|| Print ||
|Thursday, November 10, 2011|
By Emma Hall
Portland is temporarily closing Lownsdale and Chapman Squares to the public, the site where Occupy Portland demonstrators have been camped out for more than a month. At 12:01 a.m. Sunday Nov. 13, all people and property in the squares will be subject to enforcement of local laws, according to Portland Mayor Sam Adams. The parks will be closed for repair and to solve any remaining safety, health and crime problems. When the parks are reopened, they will be available for large speech events by permit only.
Adams and Police Chief Mike Reese held a press conference this morning to address Occupy Portland. Relations between the camp, local business owners and city politicians soured in the last few days, as the camp was plagued with problems including arrests for drugs, alcohol and violence. There have been two drug overdoses in the past week that required immediate resuscitation on site in the camp. Portland police arrested a suspect in the camp suspected of setting off a Molotov cocktail at the World Trade Center. Reported crime incidents, especially assaults, increased in and around the camp over the past five weeks.
Adams discussed the need to weigh the demonstrators' rights to free speech with the associated behaviors that come along with it. "I want to make it clear that this action is not an action against the Occupy Portland movement," Adams said. He complimented Occupy Portland organizers for bringing awareness to local homeless issues and for working peaceably with the city.
"I'm sure that this announcement might come with some disappointment or anger from some Occupy Portland participants," Adams said. He insisted the city of Portland would continue to use methodical, peaceful methods to avoid clashes with the protesters such as what happened in Oakland. Reese declined to talk about the police department's tactical plan.
"We will be prepared to make arrests, my preference is that we won't have to," Adams said.
Emma Hall is web editor for Oregon Business.
Thursday, January 08, 2015
BY CAMBIA HEALTH SOLUTIONS & OREGON BUSINESS COUNCIL | OP-ED
Businesses have a significant stake in the health of Oregonians. In fact, we cannot succeed without it. By committing to using our companies as levers for good health, we invest in our people, our business, our quality of life and our economy.
Monday, January 26, 2015
BY AMY MILSHTEIN | PHOTOS BY JASON E. KAPLAN
The Jade International District, already Portland's center of Asian life, is poised for rejuvenation. Where does that leave the westside's historic Chinatown?
Wednesday, January 14, 2015
BY NISHANT BHAJARIA | OP-ED CONTRIBUTOR
Startups in the growth phase are associated with a fresh infusion of capital — human and financial — a curiosity factor and products to disrupt the market and drive demand. Portland’s economy gives off the same aroma.
Tuesday, January 27, 2015
BY KIM MOORE
Robin Anderson, dean of the Pamplin School of Business, University of Portland: "You need people who are comfortable leading in ambiguity."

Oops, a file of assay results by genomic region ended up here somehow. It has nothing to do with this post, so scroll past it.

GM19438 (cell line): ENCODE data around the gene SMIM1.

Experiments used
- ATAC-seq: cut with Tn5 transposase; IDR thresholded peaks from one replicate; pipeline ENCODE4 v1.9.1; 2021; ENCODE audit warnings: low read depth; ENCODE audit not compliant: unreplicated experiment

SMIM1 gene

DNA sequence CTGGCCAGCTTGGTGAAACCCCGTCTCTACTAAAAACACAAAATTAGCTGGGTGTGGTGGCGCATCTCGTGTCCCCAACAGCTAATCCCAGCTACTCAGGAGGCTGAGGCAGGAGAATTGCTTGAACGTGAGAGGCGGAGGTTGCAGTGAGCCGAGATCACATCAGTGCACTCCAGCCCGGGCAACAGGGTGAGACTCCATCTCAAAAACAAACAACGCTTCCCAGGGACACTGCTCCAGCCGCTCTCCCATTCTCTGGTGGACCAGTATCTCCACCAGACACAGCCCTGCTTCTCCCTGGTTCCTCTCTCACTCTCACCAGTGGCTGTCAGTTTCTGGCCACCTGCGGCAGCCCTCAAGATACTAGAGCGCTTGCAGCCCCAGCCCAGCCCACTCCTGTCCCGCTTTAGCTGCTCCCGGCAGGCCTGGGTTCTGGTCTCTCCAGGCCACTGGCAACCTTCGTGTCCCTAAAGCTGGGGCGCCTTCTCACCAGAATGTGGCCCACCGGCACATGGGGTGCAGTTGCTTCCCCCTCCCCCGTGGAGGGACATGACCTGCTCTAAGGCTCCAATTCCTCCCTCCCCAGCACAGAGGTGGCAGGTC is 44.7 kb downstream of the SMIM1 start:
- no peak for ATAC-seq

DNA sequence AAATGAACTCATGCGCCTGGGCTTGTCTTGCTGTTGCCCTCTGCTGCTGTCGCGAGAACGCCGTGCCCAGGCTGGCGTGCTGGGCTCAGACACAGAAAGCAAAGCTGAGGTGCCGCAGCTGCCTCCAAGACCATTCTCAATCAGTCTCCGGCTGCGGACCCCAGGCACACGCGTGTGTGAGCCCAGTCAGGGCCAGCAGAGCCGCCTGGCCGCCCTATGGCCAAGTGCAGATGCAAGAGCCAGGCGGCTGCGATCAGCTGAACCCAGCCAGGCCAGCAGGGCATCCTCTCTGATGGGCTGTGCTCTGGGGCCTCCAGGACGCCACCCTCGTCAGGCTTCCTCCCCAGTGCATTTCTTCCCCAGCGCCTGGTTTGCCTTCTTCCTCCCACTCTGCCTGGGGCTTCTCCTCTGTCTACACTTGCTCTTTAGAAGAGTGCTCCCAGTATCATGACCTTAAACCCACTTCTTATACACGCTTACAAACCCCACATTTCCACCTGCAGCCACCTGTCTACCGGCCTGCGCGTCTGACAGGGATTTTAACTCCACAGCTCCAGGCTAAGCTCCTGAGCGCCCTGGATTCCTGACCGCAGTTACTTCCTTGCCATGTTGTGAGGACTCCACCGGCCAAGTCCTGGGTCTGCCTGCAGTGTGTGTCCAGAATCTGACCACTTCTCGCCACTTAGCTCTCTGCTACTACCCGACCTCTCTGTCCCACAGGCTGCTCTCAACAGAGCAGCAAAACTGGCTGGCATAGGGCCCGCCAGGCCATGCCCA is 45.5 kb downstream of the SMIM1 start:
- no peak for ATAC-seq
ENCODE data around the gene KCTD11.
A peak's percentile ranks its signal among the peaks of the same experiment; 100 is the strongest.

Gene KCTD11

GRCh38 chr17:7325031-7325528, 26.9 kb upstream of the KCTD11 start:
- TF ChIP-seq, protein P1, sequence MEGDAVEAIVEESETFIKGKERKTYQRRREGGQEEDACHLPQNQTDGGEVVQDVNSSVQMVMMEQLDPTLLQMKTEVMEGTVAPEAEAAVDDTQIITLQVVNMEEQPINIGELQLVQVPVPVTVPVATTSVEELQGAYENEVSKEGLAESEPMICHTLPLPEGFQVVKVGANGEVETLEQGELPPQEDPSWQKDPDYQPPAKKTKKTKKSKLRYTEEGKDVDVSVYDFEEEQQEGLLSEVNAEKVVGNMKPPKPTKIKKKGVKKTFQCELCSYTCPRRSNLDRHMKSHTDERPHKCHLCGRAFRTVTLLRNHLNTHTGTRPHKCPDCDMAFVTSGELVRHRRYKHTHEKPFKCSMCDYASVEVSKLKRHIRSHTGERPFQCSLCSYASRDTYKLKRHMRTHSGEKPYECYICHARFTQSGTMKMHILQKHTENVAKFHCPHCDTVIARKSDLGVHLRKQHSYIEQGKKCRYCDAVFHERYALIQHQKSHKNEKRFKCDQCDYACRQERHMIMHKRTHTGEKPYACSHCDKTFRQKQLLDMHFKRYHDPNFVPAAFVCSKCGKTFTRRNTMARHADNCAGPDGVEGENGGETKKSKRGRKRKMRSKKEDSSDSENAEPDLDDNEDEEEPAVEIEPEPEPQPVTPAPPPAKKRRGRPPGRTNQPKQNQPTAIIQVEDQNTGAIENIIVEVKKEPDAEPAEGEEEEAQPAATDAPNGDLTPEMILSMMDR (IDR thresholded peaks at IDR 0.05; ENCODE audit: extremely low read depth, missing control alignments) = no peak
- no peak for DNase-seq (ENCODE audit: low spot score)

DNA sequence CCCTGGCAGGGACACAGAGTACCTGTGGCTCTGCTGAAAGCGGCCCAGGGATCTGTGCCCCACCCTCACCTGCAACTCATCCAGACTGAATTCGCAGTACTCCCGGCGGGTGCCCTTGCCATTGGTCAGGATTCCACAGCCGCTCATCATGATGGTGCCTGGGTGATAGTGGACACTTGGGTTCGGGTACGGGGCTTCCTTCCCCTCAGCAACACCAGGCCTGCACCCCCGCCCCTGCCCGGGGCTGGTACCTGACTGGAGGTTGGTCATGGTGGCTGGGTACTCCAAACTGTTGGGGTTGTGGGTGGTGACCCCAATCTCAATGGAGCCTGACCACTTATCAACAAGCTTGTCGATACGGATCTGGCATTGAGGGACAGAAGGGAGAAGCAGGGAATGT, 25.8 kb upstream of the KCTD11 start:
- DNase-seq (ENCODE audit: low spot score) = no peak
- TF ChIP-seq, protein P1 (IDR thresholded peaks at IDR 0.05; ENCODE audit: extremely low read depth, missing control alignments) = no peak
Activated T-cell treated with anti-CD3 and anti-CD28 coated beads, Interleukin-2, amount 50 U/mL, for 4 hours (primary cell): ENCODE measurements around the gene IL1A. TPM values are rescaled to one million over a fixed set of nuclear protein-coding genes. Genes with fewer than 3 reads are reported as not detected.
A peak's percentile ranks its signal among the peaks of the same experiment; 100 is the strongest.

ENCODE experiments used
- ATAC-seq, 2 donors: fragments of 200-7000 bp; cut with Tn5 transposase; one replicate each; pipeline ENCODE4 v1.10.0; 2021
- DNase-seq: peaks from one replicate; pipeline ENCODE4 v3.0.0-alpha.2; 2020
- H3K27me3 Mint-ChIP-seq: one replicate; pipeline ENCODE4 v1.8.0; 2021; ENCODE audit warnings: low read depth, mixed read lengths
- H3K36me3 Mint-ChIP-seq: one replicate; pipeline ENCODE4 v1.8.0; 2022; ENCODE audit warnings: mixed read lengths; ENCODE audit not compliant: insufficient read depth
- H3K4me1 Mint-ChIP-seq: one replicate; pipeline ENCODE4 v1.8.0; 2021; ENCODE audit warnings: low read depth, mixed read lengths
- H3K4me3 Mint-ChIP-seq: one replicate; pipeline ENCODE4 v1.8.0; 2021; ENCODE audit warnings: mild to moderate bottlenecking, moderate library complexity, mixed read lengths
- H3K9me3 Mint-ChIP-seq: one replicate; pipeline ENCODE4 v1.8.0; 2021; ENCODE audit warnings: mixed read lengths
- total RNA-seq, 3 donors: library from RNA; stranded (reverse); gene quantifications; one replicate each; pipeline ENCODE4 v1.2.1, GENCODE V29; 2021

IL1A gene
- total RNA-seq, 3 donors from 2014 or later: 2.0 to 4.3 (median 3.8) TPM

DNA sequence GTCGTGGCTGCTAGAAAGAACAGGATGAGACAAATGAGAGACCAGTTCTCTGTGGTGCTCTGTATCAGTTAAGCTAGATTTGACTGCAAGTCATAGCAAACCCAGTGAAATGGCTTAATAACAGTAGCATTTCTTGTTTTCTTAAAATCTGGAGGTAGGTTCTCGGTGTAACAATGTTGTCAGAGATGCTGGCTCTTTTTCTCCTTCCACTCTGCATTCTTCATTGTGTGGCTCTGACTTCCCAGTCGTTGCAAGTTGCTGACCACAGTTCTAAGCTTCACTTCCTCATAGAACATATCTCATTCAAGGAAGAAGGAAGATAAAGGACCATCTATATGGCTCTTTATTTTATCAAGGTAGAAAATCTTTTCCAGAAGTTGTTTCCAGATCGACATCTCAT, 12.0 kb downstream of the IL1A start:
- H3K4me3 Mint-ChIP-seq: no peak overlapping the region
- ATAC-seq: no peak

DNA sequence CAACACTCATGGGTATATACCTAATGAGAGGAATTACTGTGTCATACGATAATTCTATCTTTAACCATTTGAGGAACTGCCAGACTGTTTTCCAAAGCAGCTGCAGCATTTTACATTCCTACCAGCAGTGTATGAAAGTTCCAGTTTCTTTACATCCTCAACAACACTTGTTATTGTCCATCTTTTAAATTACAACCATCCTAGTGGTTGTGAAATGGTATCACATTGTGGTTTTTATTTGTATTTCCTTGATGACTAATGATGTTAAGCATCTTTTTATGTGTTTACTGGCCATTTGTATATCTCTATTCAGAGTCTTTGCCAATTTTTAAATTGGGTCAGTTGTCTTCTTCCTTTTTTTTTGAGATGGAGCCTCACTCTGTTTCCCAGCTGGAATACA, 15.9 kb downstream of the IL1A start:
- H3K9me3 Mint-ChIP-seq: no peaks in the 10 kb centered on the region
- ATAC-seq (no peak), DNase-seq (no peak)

Wednesday, February 25, 2015
BY JASON NORRIS, CFA | OB GUEST BLOGGER
Pets.com, GeoCities, eToys, and WorldCom … blasts-from-the-past that all signify the late 1990s Internet bubble. Yet we believe the dynamics of the market, specifically in technology stocks, are much different today than it was during the late 1990s.
Thursday, February 26, 2015
BY KIM MOORE | OB RESEARCH EDITOR
Employment in Oregon is almost back up to prerecession levels — and employers are having to work harder to entice talented staff to join their ranks. This year’s 100 Best Companies to Work For in Oregon project showcases the kind of quality workplaces that foster happy employees.
Thursday, January 29, 2015
BY JASON NORRIS | OB GUEST BLOGGER
Active vs. passive investing: what you need to know.
Real Time - Oregon Business
Tweets by @OregonBusiness
|The 100 Best Companies to Work For in Oregon|
|Help Wanted: Poached Jobs aids restaurateurs |
|How Oregon will survive the loss of Hanjin|
|On the Brink|
|Thy neighbor's house|
|How a Utah-based essential oils company cornered the Oregon market|
|Green Rush: Cashing in on legal marijuana|
|With AmEx out, Costco turns to Visa, Citi|
|California gas prices spike|
|SeaWorld aims to alter marketing strategy|
|Herbalife stock falls after forecast cut|
|Target reports $2.6B loss in 4Q after closing Canadian holdings|
|Jury: Apple must pay $529.9M to settle patent case|
|Study finds many retire earlier than they expected|
Generations of students and graduates have been plagued by the question: What is my true calling in life? Four alumni from Corban University’s Hoff School of Business who graduated in different decades say the school helped them find the answer by giving them a practical, well-rounded education.
It’s happening whether anyone’s ready or not. Businesses here in Oregon and across the U.S. are already experiencing the effects of the largest generational shift in recent history, and these changing tides will impact every level of the workplace — from a company’s executive leadership to its cultural core.
Success stories spotlight meaningful career opportunities in Oregon's diverse and lucrative tourism industry.
Local businesses interested in offering retail items, food and beverage, or passenger services at Portland International Airport are invited to attend one of two meetings on March 17.
The Firm was recognized for the strength of its case matters during 2014, including precedents set or verdicts with notable high dollar amounts at stake.
The Oregon Chapter of the Society for Marketing Professional Services, will be hosting it’s Annual Dinner and Keynote event on March 12, 2015. The evening promises to be memorable, with this years Keynote, Christine McKinley.